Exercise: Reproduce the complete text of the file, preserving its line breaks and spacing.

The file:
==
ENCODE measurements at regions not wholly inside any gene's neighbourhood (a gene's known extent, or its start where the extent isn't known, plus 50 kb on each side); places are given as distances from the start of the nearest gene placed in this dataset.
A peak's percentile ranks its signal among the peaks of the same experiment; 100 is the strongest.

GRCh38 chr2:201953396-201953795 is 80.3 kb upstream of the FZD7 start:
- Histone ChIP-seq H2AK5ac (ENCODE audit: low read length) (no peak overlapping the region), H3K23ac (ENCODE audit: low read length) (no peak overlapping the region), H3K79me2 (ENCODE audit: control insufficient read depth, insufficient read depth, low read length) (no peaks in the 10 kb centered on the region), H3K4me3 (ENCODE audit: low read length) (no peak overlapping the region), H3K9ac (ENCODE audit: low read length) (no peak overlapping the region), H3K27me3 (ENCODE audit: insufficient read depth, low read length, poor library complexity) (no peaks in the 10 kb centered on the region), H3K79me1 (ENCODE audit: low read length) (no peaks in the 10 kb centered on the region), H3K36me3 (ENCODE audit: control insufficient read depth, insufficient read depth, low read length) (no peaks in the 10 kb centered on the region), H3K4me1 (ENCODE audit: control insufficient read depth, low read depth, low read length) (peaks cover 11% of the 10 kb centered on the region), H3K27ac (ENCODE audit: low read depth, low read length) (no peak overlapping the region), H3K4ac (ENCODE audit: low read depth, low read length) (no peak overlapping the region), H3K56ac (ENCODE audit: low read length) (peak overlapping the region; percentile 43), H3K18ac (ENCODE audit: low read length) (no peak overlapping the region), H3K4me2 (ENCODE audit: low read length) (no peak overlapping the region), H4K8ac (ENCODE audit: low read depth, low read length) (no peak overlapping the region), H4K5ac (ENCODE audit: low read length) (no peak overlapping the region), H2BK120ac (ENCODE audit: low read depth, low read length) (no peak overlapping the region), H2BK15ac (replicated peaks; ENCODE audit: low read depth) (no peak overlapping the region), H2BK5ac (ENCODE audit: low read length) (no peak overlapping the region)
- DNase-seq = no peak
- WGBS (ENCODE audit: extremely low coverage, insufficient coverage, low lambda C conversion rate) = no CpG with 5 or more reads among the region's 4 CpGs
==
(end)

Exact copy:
ENCODE measurements at regions not wholly inside any gene's neighbourhood (a gene's known extent, or its start where the extent isn't known, plus 50 kb on each side); places are given as distances from the start of the nearest gene placed in this dataset.
A peak's percentile ranks its signal among the peaks of the same experiment; 100 is the strongest.

GRCh38 chr2:201953396-201953795 is 80.3 kb upstream of the FZD7 start:
- Histone ChIP-seq H2AK5ac (ENCODE audit: low read length) (no peak overlapping the region), H3K23ac (ENCODE audit: low read length) (no peak overlapping the region), H3K79me2 (ENCODE audit: control insufficient read depth, insufficient read depth, low read length) (no peaks in the 10 kb centered on the region), H3K4me3 (ENCODE audit: low read length) (no peak overlapping the region), H3K9ac (ENCODE audit: low read length) (no peak overlapping the region), H3K27me3 (ENCODE audit: insufficient read depth, low read length, poor library complexity) (no peaks in the 10 kb centered on the region), H3K79me1 (ENCODE audit: low read length) (no peaks in the 10 kb centered on the region), H3K36me3 (ENCODE audit: control insufficient read depth, insufficient read depth, low read length) (no peaks in the 10 kb centered on the region), H3K4me1 (ENCODE audit: control insufficient read depth, low read depth, low read length) (peaks cover 11% of the 10 kb centered on the region), H3K27ac (ENCODE audit: low read depth, low read length) (no peak overlapping the region), H3K4ac (ENCODE audit: low read depth, low read length) (no peak overlapping the region), H3K56ac (ENCODE audit: low read length) (peak overlapping the region; percentile 43), H3K18ac (ENCODE audit: low read length) (no peak overlapping the region), H3K4me2 (ENCODE audit: low read length) (no peak overlapping the region), H4K8ac (ENCODE audit: low read depth, low read length) (no peak overlapping the region), H4K5ac (ENCODE audit: low read length) (no peak overlapping the region), H2BK120ac (ENCODE audit: low read depth, low read length) (no peak overlapping the region), H2BK15ac (replicated peaks; ENCODE audit: low read depth) (no peak overlapping the region), H2BK5ac (ENCODE audit: low read length) (no peak overlapping the region)
- DNase-seq = no peak
- WGBS (ENCODE audit: extremely low coverage, insufficient coverage, low lambda C conversion rate) = no CpG with 5 or more reads among the region's 4 CpGs